Business, more specifically marketing communication, have borrowed heavily from the military. Terms such as “guerrilla”, “tactics”, “strategy”, “objective”, “key result areas”, “mission”, “campaigns” are a firm realisation that brands are at war for the main price — ‘Share of mind’ and ‘Share of pocket’ of consumers.
World War II provided military schools with many case studies, which can be extrapolated and used to guide businesses on how to be proactive and reactive to pandemic challenges.
The eight-day “Operation Dynamo” saw the seemingly impossible feat of evacuating large numbers of allied troops from the beaches and harbours of Dunkirk, northern France. The troops were lambs for slaughter as Hitler’s order rested on the Luftwaffe under the command of General Gerd von Rundstedt.
In what Sir Winston Churchill would call the “Miracle of Dunkirk”, the rescue justified the quote, “A small boat that sails the river is better than a large ship that sinks in the sea.”
The superiority of the British navy rested on its super ships, hopeless in manoeuvrability across the Channel against the Rudeltactic (“Tactic of the packs”) where the Germans had hundreds of torpedo-armed U-boats.
The ‘miracle’ is now a strategy game changer for renewable energy marketing. From only about 8,000 allied soldiers on day one, 338,226 were rescued by a hastily assembled fleet of over 800 mostly civilian boats.
The ‘wolf pack’ strategy had found its match in the counter-strategy of going small and nimble. The flotilla of hundreds of merchant marine boats, fishing boats, pleasure craft, yachts and lifeboats called into service saved the day.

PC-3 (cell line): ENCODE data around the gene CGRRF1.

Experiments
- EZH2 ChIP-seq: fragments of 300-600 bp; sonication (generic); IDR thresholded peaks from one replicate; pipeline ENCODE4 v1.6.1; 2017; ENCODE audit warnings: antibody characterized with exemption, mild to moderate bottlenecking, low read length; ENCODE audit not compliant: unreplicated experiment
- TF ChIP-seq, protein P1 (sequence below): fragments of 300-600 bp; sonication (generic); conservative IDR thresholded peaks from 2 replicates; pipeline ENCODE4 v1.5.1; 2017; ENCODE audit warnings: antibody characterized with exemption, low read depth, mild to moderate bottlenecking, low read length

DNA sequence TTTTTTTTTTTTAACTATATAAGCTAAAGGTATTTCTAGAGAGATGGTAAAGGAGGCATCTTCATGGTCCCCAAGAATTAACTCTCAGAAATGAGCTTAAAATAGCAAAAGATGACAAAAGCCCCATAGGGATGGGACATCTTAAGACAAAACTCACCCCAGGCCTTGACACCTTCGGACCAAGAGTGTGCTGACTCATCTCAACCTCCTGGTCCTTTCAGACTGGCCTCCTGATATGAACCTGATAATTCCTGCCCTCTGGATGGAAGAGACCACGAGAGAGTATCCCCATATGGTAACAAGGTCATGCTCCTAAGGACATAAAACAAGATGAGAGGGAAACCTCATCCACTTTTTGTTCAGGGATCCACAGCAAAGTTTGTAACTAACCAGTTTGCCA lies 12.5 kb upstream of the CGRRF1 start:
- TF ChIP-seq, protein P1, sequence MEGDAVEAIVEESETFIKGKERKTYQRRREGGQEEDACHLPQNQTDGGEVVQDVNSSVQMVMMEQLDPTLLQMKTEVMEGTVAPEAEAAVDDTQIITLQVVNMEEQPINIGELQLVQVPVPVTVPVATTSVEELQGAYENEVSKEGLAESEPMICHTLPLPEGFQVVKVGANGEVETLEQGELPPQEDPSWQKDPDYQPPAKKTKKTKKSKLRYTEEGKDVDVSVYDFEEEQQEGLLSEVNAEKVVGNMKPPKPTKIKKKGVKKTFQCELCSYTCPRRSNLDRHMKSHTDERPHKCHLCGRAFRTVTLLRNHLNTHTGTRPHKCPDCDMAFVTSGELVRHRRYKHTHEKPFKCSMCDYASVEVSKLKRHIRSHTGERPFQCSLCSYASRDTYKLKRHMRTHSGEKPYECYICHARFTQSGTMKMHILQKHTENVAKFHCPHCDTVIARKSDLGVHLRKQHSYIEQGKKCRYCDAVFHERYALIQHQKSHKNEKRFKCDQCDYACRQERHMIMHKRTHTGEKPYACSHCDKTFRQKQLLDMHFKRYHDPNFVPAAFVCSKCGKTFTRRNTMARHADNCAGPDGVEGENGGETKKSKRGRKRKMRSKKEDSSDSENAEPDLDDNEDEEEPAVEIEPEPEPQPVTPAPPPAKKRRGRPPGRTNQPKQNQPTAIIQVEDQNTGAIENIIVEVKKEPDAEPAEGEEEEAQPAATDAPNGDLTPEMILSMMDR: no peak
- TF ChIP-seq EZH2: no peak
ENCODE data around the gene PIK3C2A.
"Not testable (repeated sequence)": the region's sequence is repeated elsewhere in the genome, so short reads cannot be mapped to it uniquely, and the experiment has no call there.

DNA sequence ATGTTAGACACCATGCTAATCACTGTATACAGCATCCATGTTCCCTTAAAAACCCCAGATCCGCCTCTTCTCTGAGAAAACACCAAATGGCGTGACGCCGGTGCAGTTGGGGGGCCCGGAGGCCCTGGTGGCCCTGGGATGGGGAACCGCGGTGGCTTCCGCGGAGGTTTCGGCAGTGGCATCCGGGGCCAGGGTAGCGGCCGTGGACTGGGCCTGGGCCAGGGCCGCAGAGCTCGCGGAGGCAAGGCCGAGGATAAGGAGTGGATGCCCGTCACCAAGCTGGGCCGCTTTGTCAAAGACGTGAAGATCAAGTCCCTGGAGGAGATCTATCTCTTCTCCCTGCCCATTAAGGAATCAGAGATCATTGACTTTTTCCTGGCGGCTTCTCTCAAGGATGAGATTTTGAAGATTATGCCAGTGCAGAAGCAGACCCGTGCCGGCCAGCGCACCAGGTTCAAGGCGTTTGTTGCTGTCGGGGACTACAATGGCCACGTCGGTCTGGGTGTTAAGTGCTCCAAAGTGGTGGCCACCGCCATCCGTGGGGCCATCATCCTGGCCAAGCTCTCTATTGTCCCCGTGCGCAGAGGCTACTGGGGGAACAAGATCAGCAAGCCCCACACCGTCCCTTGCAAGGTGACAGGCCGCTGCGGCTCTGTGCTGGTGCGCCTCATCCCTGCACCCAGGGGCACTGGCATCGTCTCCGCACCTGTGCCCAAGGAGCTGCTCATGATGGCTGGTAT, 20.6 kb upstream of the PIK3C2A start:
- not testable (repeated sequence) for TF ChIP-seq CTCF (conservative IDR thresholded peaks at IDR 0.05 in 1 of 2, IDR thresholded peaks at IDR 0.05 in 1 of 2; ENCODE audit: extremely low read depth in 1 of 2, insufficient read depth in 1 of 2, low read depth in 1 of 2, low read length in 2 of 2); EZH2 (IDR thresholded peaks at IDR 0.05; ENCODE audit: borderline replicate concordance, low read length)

Nimble and flexible
That is why the KenGen communications officer Frank Ochieng’s article, “Switch to solar campaign is dead on arrival, not now, not ever” (Business Daily, November 25, 2020) cannot go unchallenged. The utility power generator is like a large ship in a ‘channel’ filled with nimble and flexible solar start-ups.
Mr Ochieng asserted: “If you spend Sh700,000, assuming you were paying Sh3,000 per month to the national utility, it will take up to 20 years to recover this money, assuming there are no maintenance costs.”
But a Sh700,000 solar system is institution-grade solar and ranges from 3.5-4 kWh. If you pay a Sh3,000 power bill, chances are high that you are using Sh100 per day at the tariff rate of Sh23 per kWh that affords you 4kWh daily.
Look at the return on investment (ROI). A 1 kWh system for a lifetime of 25 years will cost you Sh2 per kWh; compare that to the ever-rising utility provider tariff at the range of Sh20-23, depending on the tariff band. Be the judge of value for money. Besides, the cost of diesel rose to an all-time high in the latest Epra review — yet utility power, especially that produced by diesel-generating independent power producers (IPP), is a derivative of diesel.
So, will the 2019 Energy Act-established Rerac, mandated to ensure universal energy access by 2022, go the ‘big ship’ way of a monopoly or co-opt renewable energy outfits as partners? Maybe the Churchillian ‘Miracle of Durnkik’ can be achieved.
Ms Hassan is the partnership manager at SolarNow Kenya. email@example.com.